Also, read Kessler. Fast food is engineered to make one want more, all of the time. Have fun trying to stay thin while resisting food designed to make you want to eat more.

              Most effective eating plans--even more conventional ones--tend to suggest increasing protein and lowering carbs--as well as eating more vegetables in lieu of cookies, or whatever. The big areas of contention seem to revolve around the consumption of whole grains/fibre and quantities of fat.

              Mark's plan abjures the former and recommends more the latter. If it works, why fight it? If it doesn't, then do something else. If you live in the Western world, food options are endless and no one is required to forgo any food they really want to eat unless they choose to.

              My husband is non-primal (but supports my efforts). He runs and bikes, lifts weights and has a milkshake once a week, eats grilled cheese and oatmeal, pasta etc. He is not overweight and seems pretty healthy. His body handles this. Mine cannot. When I was in my 20s, it could. Now, not so much.

              For some people a calorie is just a calorie, for others there is more at work. If I eat too many calories primally, I will not lose weight. However, I can eat MORE calories primally than I could conventionally, and still lose weight. Also, I do not need to exercise insanely any more. Things are just more in balance overall.

              Really, it depends on who you are and what works for you.


              • #37

                I was always hungry when trying to "cut calories". No I'm satiated, and though I eat more calories now, I'm dropping weight way faster than during the calorie counting phase. I also feel healthier, more energetic and happier.

                I don't think calorie counting is the easiest method, in fact I think it's the hardest with the least success.

                The more I see the less I know for sure.
                -John Lennon


                • #38

                  Yes, I remember the agonies of trying to keep my cals at 1200-1400. Yes, I would lose--and not all that quickly--and was hungry and lethargic all of the time. It would work for awhile, but was not sustainable. Eventually the losses would level off, and I would begin to eat more. And then the gaining would begin until I "cut" calories all over again.

                  I thought I would go insane and that I would never, ever be able to feel full or satisfied or energetic again, and I was made to feel like a failure for not finding this state acceptable.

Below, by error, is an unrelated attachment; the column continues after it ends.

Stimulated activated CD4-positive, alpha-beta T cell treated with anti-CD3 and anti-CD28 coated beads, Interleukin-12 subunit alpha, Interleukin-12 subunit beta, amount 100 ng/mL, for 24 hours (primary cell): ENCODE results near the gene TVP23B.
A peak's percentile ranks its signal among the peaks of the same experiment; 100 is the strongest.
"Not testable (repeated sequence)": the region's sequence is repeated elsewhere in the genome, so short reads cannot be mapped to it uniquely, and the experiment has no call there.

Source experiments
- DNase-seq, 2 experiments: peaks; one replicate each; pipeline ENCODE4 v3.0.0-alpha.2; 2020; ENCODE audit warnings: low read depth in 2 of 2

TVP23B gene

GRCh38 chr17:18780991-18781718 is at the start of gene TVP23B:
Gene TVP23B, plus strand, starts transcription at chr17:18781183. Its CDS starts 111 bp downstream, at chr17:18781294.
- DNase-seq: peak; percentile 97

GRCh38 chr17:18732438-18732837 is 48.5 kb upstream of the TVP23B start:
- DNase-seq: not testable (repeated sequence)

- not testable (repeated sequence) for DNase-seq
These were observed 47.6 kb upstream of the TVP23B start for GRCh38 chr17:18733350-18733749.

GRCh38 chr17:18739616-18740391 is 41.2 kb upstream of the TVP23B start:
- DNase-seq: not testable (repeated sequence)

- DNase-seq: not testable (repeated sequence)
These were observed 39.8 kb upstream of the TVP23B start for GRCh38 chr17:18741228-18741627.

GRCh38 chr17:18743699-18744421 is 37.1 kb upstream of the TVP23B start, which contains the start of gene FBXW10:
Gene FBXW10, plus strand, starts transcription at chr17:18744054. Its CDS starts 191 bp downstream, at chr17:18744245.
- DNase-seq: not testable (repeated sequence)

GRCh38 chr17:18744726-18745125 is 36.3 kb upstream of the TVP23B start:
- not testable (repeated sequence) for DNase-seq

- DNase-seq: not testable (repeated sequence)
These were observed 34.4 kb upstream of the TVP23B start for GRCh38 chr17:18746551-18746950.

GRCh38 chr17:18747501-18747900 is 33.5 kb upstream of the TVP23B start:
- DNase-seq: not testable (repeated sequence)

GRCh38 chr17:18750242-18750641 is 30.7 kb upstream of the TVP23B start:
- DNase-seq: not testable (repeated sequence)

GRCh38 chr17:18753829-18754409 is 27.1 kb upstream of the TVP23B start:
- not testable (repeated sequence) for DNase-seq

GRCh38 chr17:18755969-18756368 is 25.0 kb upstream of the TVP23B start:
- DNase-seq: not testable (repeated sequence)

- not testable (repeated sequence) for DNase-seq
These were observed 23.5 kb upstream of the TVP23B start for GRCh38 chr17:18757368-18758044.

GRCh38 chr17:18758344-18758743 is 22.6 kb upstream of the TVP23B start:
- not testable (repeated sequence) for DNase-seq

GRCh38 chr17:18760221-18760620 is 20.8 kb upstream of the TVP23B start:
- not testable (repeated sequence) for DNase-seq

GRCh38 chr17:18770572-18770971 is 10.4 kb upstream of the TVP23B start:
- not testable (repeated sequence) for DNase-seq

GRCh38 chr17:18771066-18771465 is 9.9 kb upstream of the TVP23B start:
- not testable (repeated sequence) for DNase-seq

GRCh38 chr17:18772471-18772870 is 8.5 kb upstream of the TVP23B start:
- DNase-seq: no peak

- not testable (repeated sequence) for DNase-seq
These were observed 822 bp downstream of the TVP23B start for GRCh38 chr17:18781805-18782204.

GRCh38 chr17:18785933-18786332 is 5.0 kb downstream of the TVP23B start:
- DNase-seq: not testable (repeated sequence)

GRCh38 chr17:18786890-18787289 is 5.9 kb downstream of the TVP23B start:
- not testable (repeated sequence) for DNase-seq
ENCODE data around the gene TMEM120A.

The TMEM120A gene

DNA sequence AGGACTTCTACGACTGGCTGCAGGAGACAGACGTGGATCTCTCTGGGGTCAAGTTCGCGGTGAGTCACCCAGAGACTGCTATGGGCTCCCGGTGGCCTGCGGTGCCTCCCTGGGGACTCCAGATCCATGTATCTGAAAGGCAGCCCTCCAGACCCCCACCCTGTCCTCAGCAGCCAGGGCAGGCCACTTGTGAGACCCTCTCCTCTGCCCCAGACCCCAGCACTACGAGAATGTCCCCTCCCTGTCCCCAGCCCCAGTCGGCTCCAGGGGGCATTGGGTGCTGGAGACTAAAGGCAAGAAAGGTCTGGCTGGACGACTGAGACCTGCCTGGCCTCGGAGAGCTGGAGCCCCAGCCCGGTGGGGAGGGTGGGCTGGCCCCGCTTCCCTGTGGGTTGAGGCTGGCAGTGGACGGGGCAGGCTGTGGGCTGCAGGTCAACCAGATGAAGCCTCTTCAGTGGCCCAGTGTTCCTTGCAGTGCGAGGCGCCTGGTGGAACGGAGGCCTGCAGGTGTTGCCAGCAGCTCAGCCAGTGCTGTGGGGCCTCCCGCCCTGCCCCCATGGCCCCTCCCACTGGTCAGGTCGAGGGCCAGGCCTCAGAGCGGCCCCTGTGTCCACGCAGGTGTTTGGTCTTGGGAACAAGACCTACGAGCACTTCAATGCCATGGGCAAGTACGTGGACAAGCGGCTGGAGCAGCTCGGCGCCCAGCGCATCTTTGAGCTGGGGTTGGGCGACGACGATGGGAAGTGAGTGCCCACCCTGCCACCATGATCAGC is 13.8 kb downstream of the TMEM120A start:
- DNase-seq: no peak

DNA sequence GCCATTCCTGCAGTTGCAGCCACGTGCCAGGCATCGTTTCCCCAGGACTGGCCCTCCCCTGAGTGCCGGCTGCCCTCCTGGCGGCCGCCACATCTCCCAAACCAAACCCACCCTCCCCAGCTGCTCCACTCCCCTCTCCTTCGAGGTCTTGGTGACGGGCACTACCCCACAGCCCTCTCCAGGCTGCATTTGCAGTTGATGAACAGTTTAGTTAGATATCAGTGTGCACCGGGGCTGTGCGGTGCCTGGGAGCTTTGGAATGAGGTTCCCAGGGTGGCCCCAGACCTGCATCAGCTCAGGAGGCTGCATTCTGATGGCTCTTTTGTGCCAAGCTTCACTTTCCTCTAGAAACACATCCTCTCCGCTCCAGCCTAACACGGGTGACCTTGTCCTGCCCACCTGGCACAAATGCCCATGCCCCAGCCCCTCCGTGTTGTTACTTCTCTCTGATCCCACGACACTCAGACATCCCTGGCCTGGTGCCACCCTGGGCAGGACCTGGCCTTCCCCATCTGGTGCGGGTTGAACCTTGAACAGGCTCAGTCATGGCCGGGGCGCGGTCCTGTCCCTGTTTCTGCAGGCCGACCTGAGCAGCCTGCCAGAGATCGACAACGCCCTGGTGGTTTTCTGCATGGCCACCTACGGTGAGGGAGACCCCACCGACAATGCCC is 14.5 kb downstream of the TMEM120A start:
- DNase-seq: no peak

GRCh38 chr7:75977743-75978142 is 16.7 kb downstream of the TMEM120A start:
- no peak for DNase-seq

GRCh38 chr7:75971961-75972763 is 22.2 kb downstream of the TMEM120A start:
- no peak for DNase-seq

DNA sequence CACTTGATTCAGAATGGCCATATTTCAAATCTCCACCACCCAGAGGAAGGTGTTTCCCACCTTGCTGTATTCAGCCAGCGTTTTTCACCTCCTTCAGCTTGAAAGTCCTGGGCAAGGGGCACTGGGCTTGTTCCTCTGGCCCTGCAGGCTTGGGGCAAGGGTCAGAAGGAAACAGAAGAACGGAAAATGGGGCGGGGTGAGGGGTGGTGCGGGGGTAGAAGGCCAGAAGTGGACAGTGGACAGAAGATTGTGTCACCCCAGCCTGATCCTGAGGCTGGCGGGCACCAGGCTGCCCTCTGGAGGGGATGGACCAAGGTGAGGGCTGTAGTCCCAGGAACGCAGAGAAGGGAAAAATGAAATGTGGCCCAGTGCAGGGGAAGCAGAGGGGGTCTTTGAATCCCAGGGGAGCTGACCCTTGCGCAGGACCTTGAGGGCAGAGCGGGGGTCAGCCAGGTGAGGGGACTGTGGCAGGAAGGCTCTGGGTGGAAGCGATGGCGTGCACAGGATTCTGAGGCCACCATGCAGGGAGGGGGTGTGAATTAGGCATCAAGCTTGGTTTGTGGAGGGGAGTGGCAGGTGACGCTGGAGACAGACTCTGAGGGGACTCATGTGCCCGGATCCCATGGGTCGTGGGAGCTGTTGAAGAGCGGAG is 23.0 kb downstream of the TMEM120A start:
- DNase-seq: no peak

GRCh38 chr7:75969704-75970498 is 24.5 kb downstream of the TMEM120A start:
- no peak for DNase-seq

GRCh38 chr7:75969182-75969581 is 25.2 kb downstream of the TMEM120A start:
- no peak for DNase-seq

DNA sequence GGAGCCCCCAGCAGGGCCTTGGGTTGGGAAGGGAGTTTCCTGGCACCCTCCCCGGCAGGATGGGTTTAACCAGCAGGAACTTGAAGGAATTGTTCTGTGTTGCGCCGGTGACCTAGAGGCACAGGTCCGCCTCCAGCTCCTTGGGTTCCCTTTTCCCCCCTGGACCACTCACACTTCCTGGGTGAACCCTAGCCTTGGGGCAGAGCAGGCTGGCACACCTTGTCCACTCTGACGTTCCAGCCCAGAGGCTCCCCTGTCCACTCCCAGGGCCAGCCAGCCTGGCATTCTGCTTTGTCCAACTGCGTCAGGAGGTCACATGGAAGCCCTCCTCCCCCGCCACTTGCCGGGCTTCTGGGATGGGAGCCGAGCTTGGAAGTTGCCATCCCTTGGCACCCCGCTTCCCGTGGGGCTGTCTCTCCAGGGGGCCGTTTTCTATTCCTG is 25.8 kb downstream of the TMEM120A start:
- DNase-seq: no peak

• #39

                    Not to get too feisty but sometimes I think some folks here have their heads up some rat's bootay.

                    Did you really think, let's say, 2,000 calories with 300 gram+ of carbs is the equivalent metabolically of 2,000 calories with 50grams or less of carbs? REALLY?

                    A study I like to repeat because it makes it simple is one published a couple years ago in Science News - those fed low fat milk & all other things being equal either did not lose weight or GAINED weight whereas those consuming full fat dairy either did not gain or LOST weight. So - the group eating MORE fat and MORE calories LOST weight! First - because of the higher fat, second because that fat contained CLA, fatty acids that acutally promote fat loss!


                    By the way - read that single Taubes 'detractor' - not impressed - and a few of the comments on that article state in soundly.

                    Stating 'many' debunked Taubes & coming up with one piddly nonsense article doesn't do it for me.

                    Now - I'm going to drink a beer and chill since it's my day off and screw the lectins, even lectins are getting my wrath, and I guess I'll get their wrath soon enough! But, right now it's worth it. Ask me again tomorrow morning!


                    • #40

                      The anti-Taubes blog entry is not compelling.

                      First of all, he misrepresents Taubes' hypothesis. Taubes never claims that calories don't matter at all. So he's trying to falsify the wrong hypothesis.

                      And though I haven't studied each of the "falsified predictions" in detail, I can tell you off the top of my head that #3 is a no brainer. Endocrinologist Robert Lustig has very clearly explained why fructose is more fattening than glucose. You can watch his talk on YouTube by searching for the video titled Sugar: The Bitter Truth. I can't recall where I read it, but Taubes has no beef with Lustig, and lamented that Lustig's ideas weren't yet out when he was writing GCBC.


                      • #41

                        CICO is true, but the problem is that energy requirement is not a constant. It changes based on input. What you can discover is the average energy requirement based on the given energy input. Reduce the input, the output will reduce. Yes you can lose weight, by reducing input, but its a very complex thing to do if you want to remain healthy while doing it.

                        I prefer the simple way of not eating some times, and eating no (or reduced) carb foods some times. And sticking with natural foods. There are no other restrictions really. No calorie counting required just go with your bodies responses.


                        • #42

                          Hi, jwint and company.